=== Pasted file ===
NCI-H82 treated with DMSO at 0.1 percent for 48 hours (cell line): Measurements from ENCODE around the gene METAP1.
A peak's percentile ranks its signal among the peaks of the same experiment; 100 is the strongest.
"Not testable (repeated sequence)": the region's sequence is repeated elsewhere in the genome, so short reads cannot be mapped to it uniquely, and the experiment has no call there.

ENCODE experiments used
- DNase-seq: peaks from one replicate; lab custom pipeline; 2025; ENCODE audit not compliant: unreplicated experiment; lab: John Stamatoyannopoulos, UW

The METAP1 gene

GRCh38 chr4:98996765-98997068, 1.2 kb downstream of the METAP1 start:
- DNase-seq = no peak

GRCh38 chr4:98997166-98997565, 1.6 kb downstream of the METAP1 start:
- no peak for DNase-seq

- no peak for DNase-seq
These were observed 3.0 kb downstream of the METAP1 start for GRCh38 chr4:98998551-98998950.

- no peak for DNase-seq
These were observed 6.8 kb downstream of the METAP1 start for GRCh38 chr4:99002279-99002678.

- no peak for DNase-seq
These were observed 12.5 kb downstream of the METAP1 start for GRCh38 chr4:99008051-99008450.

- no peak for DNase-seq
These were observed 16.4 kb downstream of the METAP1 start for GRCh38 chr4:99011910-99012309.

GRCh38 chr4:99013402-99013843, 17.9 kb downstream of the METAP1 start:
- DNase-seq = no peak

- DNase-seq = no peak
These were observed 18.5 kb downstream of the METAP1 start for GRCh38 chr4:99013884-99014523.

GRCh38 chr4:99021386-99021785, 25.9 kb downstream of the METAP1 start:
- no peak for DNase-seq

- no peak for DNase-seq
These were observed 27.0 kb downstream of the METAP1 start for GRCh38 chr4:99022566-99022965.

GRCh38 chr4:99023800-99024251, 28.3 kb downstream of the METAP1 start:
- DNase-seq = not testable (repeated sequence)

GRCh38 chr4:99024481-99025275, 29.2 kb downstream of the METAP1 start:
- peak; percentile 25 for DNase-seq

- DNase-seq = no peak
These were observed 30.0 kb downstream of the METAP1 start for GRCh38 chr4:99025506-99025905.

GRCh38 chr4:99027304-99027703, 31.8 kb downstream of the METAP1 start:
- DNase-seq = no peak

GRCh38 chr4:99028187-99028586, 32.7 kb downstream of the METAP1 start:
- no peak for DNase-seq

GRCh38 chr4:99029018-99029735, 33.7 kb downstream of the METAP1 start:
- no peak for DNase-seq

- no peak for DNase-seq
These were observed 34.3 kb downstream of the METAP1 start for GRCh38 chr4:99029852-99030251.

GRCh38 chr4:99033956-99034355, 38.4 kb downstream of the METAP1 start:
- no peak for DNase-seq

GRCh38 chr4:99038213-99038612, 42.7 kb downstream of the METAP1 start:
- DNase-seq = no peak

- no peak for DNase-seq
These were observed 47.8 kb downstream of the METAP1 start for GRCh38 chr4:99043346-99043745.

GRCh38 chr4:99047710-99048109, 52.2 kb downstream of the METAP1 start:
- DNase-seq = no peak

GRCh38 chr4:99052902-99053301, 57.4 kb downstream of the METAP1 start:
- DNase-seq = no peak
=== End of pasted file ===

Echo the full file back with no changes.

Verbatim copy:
NCI-H82 treated with DMSO at 0.1 percent for 48 hours (cell line): Measurements from ENCODE around the gene METAP1.
A peak's percentile ranks its signal among the peaks of the same experiment; 100 is the strongest.
"Not testable (repeated sequence)": the region's sequence is repeated elsewhere in the genome, so short reads cannot be mapped to it uniquely, and the experiment has no call there.

ENCODE experiments used
- DNase-seq: peaks from one replicate; lab custom pipeline; 2025; ENCODE audit not compliant: unreplicated experiment; lab: John Stamatoyannopoulos, UW

The METAP1 gene

GRCh38 chr4:98996765-98997068, 1.2 kb downstream of the METAP1 start:
- DNase-seq = no peak

GRCh38 chr4:98997166-98997565, 1.6 kb downstream of the METAP1 start:
- no peak for DNase-seq

- no peak for DNase-seq
These were observed 3.0 kb downstream of the METAP1 start for GRCh38 chr4:98998551-98998950.

- no peak for DNase-seq
These were observed 6.8 kb downstream of the METAP1 start for GRCh38 chr4:99002279-99002678.

- no peak for DNase-seq
These were observed 12.5 kb downstream of the METAP1 start for GRCh38 chr4:99008051-99008450.

- no peak for DNase-seq
These were observed 16.4 kb downstream of the METAP1 start for GRCh38 chr4:99011910-99012309.

GRCh38 chr4:99013402-99013843, 17.9 kb downstream of the METAP1 start:
- DNase-seq = no peak

- DNase-seq = no peak
These were observed 18.5 kb downstream of the METAP1 start for GRCh38 chr4:99013884-99014523.

GRCh38 chr4:99021386-99021785, 25.9 kb downstream of the METAP1 start:
- no peak for DNase-seq

- no peak for DNase-seq
These were observed 27.0 kb downstream of the METAP1 start for GRCh38 chr4:99022566-99022965.

GRCh38 chr4:99023800-99024251, 28.3 kb downstream of the METAP1 start:
- DNase-seq = not testable (repeated sequence)

GRCh38 chr4:99024481-99025275, 29.2 kb downstream of the METAP1 start:
- peak; percentile 25 for DNase-seq

- DNase-seq = no peak
These were observed 30.0 kb downstream of the METAP1 start for GRCh38 chr4:99025506-99025905.

GRCh38 chr4:99027304-99027703, 31.8 kb downstream of the METAP1 start:
- DNase-seq = no peak

GRCh38 chr4:99028187-99028586, 32.7 kb downstream of the METAP1 start:
- no peak for DNase-seq

GRCh38 chr4:99029018-99029735, 33.7 kb downstream of the METAP1 start:
- no peak for DNase-seq

- no peak for DNase-seq
These were observed 34.3 kb downstream of the METAP1 start for GRCh38 chr4:99029852-99030251.

GRCh38 chr4:99033956-99034355, 38.4 kb downstream of the METAP1 start:
- no peak for DNase-seq

GRCh38 chr4:99038213-99038612, 42.7 kb downstream of the METAP1 start:
- DNase-seq = no peak

- no peak for DNase-seq
These were observed 47.8 kb downstream of the METAP1 start for GRCh38 chr4:99043346-99043745.

GRCh38 chr4:99047710-99048109, 52.2 kb downstream of the METAP1 start:
- DNase-seq = no peak

GRCh38 chr4:99052902-99053301, 57.4 kb downstream of the METAP1 start:
- DNase-seq = no peak